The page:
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Those contacted said the suggestion came as a surprise, and would be unfair if other businesses that benefited from big stadium events - such as taxi companies - were not also included.
They said Dunedin City Council appeared to be scrambling to cover possible ongoing losses from the stadium, and Otago Chamber of Commerce president Peter McIntyre urged the council to "tread very carefully".
The idea of increasing the council's economic development targeted rate for hospitality businesses was raised by Dunedin deputy mayor Chris Staynes on Wednesday, as the council grappled with a $3.2 million loss by Dunedin Venues Management Ltd, the company running the stadium.
Cr Staynes believed increasing the rate - or creating a new one - could help pay for an events fund to lure big concerts and other events to the stadium, something DVML staff and board members said was needed.
The fund would be good for DVML but also for the city's hospitality sector, Cr Staynes believed, and Dunedin Mayor Dave Cull on Wednesday confirmed the idea would be considered as part of the stadium review.
However, Terrace Bar owner John MacDonald said the idea was "bizarre" and would amount to "a tax on being busy".
The council appeared to think bar owners were all making huge profits, when margins were tight and some were struggling, he said.
There was "no doubt" bar owners had busy nights when the stadium was full, but also faced extra costs, as more staff were needed and premises were extended, he said.
Big nights were also followed by "extremely" quiet periods, as those who saved up for a big event stayed in afterwards, he believed.
He would not rule out supporting the idea, but believed more information was needed about how it would be applied, whether other businesses would be included and how any events fund would be used.
Otago Motel Association president Richard Hanning - the owner of 555 on Bayview - said other businesses, the city's economy and even the council were already benefiting indirectly from the stadium.
"The stadium is a huge asset to the district as a whole, not just to the accommodation sector.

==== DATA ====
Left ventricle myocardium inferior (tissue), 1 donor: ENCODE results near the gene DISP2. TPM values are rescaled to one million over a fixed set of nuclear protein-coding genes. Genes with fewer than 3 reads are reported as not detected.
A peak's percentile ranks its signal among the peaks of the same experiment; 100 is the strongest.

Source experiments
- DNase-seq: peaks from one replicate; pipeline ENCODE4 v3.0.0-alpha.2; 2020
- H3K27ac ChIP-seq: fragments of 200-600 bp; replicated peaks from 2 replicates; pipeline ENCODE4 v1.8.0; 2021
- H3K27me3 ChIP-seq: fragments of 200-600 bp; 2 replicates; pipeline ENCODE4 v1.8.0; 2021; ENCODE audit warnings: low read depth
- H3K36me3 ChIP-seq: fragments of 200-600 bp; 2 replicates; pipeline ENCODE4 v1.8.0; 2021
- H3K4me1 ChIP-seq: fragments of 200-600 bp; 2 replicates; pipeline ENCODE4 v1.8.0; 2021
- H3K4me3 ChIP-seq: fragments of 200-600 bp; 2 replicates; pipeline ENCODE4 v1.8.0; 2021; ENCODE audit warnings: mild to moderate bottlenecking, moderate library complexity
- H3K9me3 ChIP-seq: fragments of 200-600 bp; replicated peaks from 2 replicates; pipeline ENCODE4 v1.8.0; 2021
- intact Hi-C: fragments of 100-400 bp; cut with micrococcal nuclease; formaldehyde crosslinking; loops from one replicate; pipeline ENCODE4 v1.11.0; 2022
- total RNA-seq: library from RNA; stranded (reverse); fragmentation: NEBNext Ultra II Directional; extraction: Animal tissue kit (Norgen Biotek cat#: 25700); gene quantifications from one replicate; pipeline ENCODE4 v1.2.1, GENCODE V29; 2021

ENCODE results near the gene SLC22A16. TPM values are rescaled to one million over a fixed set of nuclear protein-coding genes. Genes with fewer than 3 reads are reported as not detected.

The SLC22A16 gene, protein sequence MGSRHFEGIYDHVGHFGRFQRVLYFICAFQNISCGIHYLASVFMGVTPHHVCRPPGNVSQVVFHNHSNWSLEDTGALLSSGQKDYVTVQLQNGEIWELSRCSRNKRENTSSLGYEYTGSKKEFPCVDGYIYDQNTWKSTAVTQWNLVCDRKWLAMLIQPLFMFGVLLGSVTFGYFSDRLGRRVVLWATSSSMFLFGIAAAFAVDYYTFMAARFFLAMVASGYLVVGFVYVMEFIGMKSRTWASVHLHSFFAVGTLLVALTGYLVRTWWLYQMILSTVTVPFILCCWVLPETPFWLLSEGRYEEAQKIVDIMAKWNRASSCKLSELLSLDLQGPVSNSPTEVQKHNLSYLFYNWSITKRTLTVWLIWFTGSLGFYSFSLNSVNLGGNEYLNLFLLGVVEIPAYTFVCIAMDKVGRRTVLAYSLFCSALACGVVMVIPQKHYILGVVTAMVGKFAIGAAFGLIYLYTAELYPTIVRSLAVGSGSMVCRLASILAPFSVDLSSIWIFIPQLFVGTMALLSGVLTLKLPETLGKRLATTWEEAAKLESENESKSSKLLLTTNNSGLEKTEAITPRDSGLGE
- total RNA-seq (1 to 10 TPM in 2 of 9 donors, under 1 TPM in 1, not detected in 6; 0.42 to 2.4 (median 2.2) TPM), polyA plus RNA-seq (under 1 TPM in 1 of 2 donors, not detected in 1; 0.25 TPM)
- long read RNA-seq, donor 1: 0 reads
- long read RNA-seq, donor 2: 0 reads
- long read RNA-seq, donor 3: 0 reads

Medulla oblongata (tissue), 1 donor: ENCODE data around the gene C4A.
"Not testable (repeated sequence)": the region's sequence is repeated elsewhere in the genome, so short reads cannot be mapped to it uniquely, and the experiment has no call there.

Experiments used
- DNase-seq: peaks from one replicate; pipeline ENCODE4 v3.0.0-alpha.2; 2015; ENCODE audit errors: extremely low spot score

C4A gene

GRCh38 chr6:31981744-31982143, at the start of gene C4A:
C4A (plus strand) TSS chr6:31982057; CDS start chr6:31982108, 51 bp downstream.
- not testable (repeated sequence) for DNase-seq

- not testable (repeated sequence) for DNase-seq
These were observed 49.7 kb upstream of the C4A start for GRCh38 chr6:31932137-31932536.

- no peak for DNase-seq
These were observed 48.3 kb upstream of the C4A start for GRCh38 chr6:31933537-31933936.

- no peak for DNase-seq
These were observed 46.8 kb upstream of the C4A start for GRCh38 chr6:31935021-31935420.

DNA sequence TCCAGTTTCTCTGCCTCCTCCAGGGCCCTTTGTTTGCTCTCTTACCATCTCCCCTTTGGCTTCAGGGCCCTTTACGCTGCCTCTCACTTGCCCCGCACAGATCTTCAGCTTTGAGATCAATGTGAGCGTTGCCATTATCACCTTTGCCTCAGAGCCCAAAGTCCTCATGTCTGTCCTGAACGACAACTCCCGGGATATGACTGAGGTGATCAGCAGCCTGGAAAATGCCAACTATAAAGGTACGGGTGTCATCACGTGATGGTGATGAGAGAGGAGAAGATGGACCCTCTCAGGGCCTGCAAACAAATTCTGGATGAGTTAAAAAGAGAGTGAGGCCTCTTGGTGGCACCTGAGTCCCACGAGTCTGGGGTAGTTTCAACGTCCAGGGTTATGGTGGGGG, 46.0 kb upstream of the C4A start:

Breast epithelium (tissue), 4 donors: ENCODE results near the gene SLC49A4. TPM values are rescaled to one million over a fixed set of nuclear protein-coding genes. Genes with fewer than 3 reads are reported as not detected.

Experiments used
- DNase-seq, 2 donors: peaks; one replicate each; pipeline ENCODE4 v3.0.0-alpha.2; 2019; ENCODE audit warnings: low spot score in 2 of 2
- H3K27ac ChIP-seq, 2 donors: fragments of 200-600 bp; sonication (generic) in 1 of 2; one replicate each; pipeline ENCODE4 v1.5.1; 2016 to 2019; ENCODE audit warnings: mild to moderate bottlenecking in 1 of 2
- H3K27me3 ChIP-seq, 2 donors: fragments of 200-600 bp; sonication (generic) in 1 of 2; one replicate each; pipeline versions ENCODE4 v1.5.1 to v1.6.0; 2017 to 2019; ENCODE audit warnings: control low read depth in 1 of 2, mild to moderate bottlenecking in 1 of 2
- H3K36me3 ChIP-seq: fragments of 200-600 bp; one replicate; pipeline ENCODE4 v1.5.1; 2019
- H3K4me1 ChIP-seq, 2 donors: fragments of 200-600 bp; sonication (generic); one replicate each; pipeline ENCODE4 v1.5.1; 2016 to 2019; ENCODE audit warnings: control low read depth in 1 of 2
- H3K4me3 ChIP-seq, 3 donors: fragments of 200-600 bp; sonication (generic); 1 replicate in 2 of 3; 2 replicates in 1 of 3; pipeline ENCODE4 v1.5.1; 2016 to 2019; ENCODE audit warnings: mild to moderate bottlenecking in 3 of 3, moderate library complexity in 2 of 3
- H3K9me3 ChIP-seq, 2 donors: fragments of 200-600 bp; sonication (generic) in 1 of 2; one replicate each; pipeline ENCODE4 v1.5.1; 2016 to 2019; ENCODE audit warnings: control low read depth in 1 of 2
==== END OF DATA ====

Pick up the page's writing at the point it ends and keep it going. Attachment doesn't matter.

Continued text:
"I think Mr Cull needs to understand that."
He said the council - and the city - needed to be patient while DVML's operation settled down before profits were possible.
"It's not going to happen overnight . . . I think they [council] are just looking at a quick fix."
He would not support a targeted rate focused only on the hospitality sector, as spreading it around other businesses benefiting from the stadium would be fairer and raise more money.
"It's common sense."
Hospitality Association of New Zealand Otago branch president Mark Scully wanted to hear more about it, but questioned how it could be implemented.
If bars were busy on the night of a big event, should they be the only ones to pay a targeted rate, or should their suppliers - who were also busier - also have to pay more, he asked.
"I can understand the basic philosophy behind it, which is those who gain should be paying.
"It's easy to go to the low-hanging fruit, which is bars and restaurants and hotels . . . but lots of people benefit from it."
Mr McIntyre said he was yet to hear from chamber members, but believed any new targeted rate would have to be considered "very, very carefully".
"The council needs to go back and look at the way that they budget for the stadium. To identify key bar owners and hoteliers could be a little bit dangerous.
"We do want a vibrant city and we do want our bar owners and accommodation sector to be very strong."
Dunedin Restaurant Association president Steve Richardson said restaurants did not get any advantage out of the stadium as any patrons were at night-time events, not dining.